“I couldn’t identify with them and couldn’t understand them in terms of cannibalism. The goal is to find a way to use the literal word for a metaphor.

Here’s a confusing phrase: Cannibalism is having a moment. Last July, Soylent Green began trending on social media platforms after The New York Times published an article titled A Taste for Cannibalism? published, citing such popular human food works as Raw, Fresh, Santa Clarita Diet, and Yellowjackets. Luckily, Guadagnino was more interested in the metaphorical aspects of the taboo diet plan.

“I was more interested in the actual inevitability of their nature than the actual nature,” says Guadagnino. “I was interested in something they can’t control and won’t control. When I started the script, I said to myself, I think you can tell the story of these characters because I understand their sense of loneliness. I couldn’t identify with them and couldn’t understand them in terms of cannibalism. The goal is to find a way to use the literal word for a metaphor, but without ruining the film with the thematic and metaphorical aspects of it becoming too intellectual.”

Bones and All is the filmmaker’s first project to be set and filmed in the United States. It falls into the most American of genres, the road movie, with locations in Chillicothe, Ohio and Cincinnati. In preparation, he studied the portraits of the Deep South by photographer William Eggleston in the 1960s.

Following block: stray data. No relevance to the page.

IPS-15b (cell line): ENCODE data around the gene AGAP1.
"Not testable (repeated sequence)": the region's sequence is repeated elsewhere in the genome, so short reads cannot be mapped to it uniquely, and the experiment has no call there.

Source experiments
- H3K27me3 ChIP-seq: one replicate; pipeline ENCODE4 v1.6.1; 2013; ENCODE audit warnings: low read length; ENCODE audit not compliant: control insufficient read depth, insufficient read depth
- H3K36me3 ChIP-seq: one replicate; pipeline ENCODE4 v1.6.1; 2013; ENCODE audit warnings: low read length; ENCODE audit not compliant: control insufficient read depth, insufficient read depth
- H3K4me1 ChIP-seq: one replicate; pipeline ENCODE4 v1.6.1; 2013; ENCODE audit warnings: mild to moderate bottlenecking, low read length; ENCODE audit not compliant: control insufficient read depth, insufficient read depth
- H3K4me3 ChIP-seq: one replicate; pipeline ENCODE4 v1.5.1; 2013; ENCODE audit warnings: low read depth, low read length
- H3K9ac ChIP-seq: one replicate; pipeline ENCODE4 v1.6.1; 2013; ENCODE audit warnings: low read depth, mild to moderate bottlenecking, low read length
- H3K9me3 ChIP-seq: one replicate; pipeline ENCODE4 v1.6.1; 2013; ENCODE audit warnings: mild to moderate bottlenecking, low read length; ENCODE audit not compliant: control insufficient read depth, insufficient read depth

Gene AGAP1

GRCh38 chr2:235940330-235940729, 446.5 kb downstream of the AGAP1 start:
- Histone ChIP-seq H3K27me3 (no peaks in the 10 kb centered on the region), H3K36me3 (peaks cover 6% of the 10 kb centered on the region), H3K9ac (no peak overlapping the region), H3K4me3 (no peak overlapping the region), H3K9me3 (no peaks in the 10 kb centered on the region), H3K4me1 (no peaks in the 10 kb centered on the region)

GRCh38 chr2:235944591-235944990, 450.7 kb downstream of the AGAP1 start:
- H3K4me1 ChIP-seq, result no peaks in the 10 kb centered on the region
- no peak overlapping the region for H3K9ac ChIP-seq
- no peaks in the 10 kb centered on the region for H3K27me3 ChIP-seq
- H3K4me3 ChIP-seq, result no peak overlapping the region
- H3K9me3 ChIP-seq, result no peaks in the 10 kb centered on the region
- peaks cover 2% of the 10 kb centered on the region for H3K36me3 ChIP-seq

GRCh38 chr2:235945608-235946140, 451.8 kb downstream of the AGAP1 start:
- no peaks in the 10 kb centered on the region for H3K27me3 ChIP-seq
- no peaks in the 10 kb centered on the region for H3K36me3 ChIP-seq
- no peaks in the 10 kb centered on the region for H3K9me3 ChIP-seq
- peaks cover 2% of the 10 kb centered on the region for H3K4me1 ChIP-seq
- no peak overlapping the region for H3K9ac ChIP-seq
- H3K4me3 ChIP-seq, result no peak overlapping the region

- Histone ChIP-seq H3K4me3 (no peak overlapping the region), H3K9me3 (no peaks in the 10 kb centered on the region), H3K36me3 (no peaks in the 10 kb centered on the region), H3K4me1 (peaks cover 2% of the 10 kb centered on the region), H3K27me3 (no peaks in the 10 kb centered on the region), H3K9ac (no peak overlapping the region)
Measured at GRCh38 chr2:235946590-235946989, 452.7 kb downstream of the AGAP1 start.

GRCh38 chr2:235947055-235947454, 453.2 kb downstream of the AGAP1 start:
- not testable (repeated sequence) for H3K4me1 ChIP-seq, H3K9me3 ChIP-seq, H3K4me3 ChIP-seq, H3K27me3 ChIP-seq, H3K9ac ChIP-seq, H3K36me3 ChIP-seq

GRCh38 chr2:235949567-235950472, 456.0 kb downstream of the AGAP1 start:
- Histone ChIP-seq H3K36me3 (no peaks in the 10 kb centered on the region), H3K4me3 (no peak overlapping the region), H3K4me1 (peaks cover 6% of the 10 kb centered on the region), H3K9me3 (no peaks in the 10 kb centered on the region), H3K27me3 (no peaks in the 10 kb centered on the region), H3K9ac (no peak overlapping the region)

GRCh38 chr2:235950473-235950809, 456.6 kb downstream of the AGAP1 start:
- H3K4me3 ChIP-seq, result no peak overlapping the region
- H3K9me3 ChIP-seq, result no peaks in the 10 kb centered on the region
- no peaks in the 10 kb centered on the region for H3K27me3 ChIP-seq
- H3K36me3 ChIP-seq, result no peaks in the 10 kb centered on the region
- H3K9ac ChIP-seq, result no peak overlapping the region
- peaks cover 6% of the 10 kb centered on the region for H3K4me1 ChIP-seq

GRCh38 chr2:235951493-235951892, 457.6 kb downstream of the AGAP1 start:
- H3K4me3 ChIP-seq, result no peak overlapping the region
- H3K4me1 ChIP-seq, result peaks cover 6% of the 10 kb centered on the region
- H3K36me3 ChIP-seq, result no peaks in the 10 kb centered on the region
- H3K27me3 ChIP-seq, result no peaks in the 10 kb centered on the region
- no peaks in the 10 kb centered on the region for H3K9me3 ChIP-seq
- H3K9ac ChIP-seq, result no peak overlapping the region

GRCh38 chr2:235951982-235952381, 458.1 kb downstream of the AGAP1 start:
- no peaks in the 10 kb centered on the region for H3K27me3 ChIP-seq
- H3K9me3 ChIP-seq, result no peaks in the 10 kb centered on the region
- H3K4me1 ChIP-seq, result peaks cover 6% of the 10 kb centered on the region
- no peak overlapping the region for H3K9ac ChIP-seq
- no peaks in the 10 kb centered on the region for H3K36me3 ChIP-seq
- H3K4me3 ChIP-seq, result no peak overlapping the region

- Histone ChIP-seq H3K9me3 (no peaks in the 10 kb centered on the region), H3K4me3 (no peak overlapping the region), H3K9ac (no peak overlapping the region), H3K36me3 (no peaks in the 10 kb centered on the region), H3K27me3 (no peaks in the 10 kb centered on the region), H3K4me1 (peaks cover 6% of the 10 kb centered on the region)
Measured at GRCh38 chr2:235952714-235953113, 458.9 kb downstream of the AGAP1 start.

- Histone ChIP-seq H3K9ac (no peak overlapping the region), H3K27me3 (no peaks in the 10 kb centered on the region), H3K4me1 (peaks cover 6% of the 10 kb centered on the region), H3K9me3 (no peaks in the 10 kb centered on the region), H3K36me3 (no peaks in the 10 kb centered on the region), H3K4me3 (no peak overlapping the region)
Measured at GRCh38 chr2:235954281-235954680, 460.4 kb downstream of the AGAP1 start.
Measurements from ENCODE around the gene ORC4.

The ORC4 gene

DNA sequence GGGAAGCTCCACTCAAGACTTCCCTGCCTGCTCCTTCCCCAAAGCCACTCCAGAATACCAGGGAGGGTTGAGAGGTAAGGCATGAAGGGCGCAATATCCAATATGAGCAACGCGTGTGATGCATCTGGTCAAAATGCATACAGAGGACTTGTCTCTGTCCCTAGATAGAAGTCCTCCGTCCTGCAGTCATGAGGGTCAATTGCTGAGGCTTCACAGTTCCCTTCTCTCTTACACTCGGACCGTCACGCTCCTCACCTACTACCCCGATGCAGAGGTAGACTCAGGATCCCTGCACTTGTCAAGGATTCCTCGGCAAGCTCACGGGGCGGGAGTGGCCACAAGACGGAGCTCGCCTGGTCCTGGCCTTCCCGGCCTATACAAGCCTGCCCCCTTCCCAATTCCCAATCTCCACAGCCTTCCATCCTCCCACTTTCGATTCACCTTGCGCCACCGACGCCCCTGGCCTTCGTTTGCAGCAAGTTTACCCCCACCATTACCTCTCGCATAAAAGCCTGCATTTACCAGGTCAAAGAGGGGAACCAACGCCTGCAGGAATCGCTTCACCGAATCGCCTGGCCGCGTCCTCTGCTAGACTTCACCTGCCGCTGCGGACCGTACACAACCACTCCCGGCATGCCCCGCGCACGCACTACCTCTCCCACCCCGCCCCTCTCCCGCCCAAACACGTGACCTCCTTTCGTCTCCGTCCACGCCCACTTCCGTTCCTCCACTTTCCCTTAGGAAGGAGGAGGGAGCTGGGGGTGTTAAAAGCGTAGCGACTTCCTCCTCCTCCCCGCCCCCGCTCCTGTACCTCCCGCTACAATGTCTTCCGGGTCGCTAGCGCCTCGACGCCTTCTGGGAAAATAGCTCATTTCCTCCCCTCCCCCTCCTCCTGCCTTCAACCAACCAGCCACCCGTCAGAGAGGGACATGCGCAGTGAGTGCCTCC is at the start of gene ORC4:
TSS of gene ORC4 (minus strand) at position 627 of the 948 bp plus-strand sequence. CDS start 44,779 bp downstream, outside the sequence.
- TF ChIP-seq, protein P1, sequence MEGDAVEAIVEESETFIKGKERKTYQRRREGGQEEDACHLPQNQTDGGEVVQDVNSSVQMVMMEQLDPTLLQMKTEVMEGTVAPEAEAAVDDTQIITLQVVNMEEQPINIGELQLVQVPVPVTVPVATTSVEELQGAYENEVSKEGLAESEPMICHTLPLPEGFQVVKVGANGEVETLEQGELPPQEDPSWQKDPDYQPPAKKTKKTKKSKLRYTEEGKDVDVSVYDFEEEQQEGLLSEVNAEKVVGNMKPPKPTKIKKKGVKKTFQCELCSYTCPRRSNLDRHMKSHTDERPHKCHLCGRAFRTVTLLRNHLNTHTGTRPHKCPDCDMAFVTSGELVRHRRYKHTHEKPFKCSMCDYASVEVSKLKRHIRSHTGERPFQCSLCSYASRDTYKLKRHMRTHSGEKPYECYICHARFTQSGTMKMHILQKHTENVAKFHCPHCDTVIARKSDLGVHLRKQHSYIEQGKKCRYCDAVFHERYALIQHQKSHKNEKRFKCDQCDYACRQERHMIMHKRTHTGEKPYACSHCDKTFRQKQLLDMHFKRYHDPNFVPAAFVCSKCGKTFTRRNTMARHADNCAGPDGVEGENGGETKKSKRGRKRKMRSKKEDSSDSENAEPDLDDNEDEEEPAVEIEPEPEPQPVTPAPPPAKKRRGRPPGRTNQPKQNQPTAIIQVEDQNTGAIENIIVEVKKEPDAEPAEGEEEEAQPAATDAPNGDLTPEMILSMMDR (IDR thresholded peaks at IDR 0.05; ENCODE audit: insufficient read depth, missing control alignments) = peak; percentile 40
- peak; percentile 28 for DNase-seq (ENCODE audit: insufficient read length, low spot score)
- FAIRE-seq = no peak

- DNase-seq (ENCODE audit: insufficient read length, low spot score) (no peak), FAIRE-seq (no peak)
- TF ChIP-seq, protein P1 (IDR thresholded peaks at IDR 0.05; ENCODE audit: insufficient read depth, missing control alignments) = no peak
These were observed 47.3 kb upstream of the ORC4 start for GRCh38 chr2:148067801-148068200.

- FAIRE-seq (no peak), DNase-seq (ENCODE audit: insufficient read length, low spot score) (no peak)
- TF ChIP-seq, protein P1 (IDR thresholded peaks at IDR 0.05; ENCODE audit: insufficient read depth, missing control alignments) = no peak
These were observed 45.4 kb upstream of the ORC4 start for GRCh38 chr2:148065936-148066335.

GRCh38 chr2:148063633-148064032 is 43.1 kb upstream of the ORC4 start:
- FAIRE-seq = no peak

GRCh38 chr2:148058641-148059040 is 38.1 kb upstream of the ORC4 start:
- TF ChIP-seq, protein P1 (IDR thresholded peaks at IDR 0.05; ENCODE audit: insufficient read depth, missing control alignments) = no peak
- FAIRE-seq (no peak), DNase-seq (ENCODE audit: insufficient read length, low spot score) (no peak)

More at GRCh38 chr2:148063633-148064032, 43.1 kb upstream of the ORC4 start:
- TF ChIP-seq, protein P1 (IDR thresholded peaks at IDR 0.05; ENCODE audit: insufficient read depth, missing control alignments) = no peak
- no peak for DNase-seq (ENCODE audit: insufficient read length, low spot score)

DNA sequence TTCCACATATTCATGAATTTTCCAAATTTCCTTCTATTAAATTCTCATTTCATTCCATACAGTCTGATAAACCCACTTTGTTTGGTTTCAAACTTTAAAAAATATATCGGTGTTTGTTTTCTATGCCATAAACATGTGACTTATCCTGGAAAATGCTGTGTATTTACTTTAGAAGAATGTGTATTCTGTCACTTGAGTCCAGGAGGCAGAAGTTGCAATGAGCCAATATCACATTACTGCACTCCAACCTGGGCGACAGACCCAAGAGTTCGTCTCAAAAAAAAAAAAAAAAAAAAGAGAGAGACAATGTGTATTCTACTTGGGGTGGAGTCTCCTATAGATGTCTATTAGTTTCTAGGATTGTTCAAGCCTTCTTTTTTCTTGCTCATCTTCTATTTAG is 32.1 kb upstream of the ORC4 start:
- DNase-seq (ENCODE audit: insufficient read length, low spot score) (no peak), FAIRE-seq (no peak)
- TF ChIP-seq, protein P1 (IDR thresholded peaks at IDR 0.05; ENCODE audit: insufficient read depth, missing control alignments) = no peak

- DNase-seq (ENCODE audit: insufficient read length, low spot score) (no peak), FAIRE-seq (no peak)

“Codes of Cinema”

“Eggleston was my guideline,” he says. “He was a great American artist and he was of paramount importance to me in my DP [director of photography] and for my production designer. The beautiful, personal subjectivity he brings to the way you see America from a perspective that wasn’t the main perspective. I love cinema codes. And the road movie is kind of the DNA of what cinema means in America. Even the westerns are road movies, right?

“I try to do the film sequentially. We place ourselves in the center of the Tri-State in Cincinnati. And then, from there, he moved from Ohio to Kentucky. Indiana, Maryland all the way to Nebraska to find places that were perfect for the time and capitalize on them.”